“I wish you were going along tonight.” She helped Max up.
“Why? So I can distract the big boy from your bad deeds?”
Desi stuck out her tongue. “No, so you can get out of this hotel for something besides work. We’re in the capital of the U.S. of A. for crying out loud.”
“Like we’ve never been here before?”
A chill breathed over the room. Their eyes met. Too true. They’d shared the same glass of fear and loathing on the trail of Hiram Jacobs’s murderer.
Max began to pick up discarded clothes. “I need to call home and find out how Mom’s doin’ with the kids. When I called this mornin’, she told me Grandpa Steve was comin’ over to take them out to a matinee.”
She bracketed the words “Grandpa Steve” with two pairs of finger swipes. They grinned at each other.
“The Lord has a colossal sense of humor.” Desi laughed. “Who’d have thought Tony’s Godzilla of an ex-partner would take a shine to a pair of little kids? Even kids as cute as yours. That bullet in the chest must have been a wake-up call for the Man with the Iron Heart.”
Max shook her head. “He’s been a miracle for us, steppin’ in when…” She cleared her throat and went back to housekeeping.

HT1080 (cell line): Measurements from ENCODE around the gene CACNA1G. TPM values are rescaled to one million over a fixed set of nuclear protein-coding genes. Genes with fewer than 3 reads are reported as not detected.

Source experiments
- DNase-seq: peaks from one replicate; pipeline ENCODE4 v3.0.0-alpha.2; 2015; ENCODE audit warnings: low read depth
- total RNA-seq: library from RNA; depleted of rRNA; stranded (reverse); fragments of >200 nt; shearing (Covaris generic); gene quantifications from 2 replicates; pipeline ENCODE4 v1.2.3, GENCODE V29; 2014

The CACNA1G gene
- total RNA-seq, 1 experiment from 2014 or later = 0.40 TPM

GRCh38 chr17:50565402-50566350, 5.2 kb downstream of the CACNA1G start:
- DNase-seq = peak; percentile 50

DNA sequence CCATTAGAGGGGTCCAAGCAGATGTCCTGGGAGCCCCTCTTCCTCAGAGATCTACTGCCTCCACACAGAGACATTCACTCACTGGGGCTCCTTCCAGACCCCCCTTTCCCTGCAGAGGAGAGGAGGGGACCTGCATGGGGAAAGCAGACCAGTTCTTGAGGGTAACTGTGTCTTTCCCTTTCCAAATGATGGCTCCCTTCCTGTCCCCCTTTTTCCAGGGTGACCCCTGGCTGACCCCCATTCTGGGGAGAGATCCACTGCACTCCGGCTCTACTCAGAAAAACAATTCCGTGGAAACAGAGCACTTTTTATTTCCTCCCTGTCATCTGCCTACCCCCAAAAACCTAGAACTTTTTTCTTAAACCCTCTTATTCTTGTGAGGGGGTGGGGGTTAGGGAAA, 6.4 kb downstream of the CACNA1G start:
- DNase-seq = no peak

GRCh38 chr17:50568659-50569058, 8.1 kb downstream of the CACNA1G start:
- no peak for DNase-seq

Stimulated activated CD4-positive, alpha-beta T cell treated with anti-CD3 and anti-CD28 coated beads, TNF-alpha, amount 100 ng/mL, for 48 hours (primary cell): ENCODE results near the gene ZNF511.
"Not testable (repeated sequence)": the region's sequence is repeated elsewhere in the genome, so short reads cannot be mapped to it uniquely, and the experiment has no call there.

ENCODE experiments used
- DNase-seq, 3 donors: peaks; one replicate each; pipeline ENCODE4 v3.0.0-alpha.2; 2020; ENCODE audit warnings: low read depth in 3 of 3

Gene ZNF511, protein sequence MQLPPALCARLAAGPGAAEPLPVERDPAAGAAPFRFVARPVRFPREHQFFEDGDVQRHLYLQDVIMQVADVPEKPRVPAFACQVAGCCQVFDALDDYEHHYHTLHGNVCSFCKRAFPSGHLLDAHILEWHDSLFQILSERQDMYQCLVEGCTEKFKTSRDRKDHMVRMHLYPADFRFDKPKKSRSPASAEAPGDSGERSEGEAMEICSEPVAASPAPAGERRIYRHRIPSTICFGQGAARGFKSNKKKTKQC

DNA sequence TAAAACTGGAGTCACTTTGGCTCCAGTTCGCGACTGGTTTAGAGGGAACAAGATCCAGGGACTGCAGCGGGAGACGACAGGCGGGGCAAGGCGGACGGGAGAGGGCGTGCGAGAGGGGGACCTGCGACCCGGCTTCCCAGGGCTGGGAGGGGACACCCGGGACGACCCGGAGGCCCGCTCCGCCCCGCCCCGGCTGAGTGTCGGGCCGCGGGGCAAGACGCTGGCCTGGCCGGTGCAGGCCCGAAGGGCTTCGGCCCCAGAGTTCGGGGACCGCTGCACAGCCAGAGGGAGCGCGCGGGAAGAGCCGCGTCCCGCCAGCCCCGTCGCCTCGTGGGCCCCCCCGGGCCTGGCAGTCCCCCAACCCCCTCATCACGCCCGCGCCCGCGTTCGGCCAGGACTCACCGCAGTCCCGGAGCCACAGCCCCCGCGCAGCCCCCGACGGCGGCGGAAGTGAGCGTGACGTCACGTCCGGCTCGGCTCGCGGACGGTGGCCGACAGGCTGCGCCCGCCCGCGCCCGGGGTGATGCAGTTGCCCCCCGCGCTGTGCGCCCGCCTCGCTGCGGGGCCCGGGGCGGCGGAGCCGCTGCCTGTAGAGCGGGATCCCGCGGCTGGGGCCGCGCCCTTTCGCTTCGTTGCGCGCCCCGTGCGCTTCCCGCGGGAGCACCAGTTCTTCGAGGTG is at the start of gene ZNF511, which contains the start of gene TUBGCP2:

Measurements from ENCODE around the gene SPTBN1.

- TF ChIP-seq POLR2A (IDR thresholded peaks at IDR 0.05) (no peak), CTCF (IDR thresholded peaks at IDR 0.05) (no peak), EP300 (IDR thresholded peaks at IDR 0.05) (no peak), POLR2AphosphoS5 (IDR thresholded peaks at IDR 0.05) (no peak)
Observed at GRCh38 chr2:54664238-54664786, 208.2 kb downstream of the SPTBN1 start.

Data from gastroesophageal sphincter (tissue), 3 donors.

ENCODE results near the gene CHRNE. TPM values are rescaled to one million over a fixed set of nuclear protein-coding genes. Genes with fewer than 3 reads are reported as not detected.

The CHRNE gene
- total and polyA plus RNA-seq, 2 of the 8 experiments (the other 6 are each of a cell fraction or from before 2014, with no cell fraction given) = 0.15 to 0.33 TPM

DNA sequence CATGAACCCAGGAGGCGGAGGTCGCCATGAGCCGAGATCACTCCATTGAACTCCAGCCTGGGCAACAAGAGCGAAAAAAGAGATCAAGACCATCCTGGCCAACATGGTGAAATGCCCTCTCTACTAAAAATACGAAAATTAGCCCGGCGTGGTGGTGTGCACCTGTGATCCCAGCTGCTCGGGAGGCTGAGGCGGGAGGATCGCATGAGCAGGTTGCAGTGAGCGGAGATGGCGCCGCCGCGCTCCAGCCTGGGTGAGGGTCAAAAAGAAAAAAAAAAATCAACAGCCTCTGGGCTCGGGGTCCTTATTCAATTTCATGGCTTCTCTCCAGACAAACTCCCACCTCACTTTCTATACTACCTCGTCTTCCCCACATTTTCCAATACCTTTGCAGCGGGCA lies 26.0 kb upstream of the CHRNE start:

A rap sounded at the door.
”Showtime!” Max opened the door with a flourish.
Tony’s tall frame filled the entrance. Desi’s breath quivered in her throat. Oh, mercy!
King Solomon never looked so fine.
Who would have guessed she’d swoon over her twenty-first-century agent-man in a beard and Middle Eastern robes? The Hebrew amulet that hung from a chain around his neck matched the color scheme of her headdress. Max must have advised him on that. An understated gold circlet framed wavy black hair cut too short to be period perfect. But who cared?
Desi stepped forward. A white smile split the dark beard. His brown eyes widened into a stare that set a pedestal under her feet and turned her limbs to warm taffy so she could tumble off her exalted perch straight into his arms.
Max smirked, and Desi could almost hear her thought–Neck-snappin’, oh yeah!
Tony stepped over the threshold, his thoughts also clear. By sheer willpower, Desi put a hand on his chest and stopped him.
“Rain check.” Her voice came out husky. “My lipstick looks better on me for now.”